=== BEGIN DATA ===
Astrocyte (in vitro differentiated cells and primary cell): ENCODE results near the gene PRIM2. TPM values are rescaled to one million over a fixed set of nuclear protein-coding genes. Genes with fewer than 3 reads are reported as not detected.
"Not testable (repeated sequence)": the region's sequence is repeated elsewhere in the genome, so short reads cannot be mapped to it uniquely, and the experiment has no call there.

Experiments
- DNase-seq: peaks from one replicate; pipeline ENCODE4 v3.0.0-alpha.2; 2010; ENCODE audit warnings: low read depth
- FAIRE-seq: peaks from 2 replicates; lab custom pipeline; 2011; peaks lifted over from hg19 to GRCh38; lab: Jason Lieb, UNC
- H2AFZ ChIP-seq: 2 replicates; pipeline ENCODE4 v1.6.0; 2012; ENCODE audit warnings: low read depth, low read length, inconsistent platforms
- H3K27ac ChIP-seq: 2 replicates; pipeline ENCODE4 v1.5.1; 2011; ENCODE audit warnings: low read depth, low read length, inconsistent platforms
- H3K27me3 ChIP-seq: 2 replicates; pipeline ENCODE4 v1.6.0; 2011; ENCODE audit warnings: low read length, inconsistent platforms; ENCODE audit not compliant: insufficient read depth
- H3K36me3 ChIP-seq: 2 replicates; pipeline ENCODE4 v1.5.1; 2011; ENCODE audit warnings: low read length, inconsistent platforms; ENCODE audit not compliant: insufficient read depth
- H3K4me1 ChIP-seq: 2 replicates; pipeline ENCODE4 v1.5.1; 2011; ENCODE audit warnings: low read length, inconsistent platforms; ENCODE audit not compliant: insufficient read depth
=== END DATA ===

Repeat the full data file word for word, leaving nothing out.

Astrocyte (in vitro differentiated cells and primary cell): ENCODE results near the gene PRIM2. TPM values are rescaled to one million over a fixed set of nuclear protein-coding genes. Genes with fewer than 3 reads are reported as not detected.
"Not testable (repeated sequence)": the region's sequence is repeated elsewhere in the genome, so short reads cannot be mapped to it uniquely, and the experiment has no call there.

Experiments
- DNase-seq: peaks from one replicate; pipeline ENCODE4 v3.0.0-alpha.2; 2010; ENCODE audit warnings: low read depth
- FAIRE-seq: peaks from 2 replicates; lab custom pipeline; 2011; peaks lifted over from hg19 to GRCh38; lab: Jason Lieb, UNC
- H2AFZ ChIP-seq: 2 replicates; pipeline ENCODE4 v1.6.0; 2012; ENCODE audit warnings: low read depth, low read length, inconsistent platforms
- H3K27ac ChIP-seq: 2 replicates; pipeline ENCODE4 v1.5.1; 2011; ENCODE audit warnings: low read depth, low read length, inconsistent platforms
- H3K27me3 ChIP-seq: 2 replicates; pipeline ENCODE4 v1.6.0; 2011; ENCODE audit warnings: low read length, inconsistent platforms; ENCODE audit not compliant: insufficient read depth
- H3K36me3 ChIP-seq: 2 replicates; pipeline ENCODE4 v1.5.1; 2011; ENCODE audit warnings: low read length, inconsistent platforms; ENCODE audit not compliant: insufficient read depth
- H3K4me1 ChIP-seq: 2 replicates; pipeline ENCODE4 v1.5.1; 2011; ENCODE audit warnings: low read length, inconsistent platforms; ENCODE audit not compliant: insufficient read depth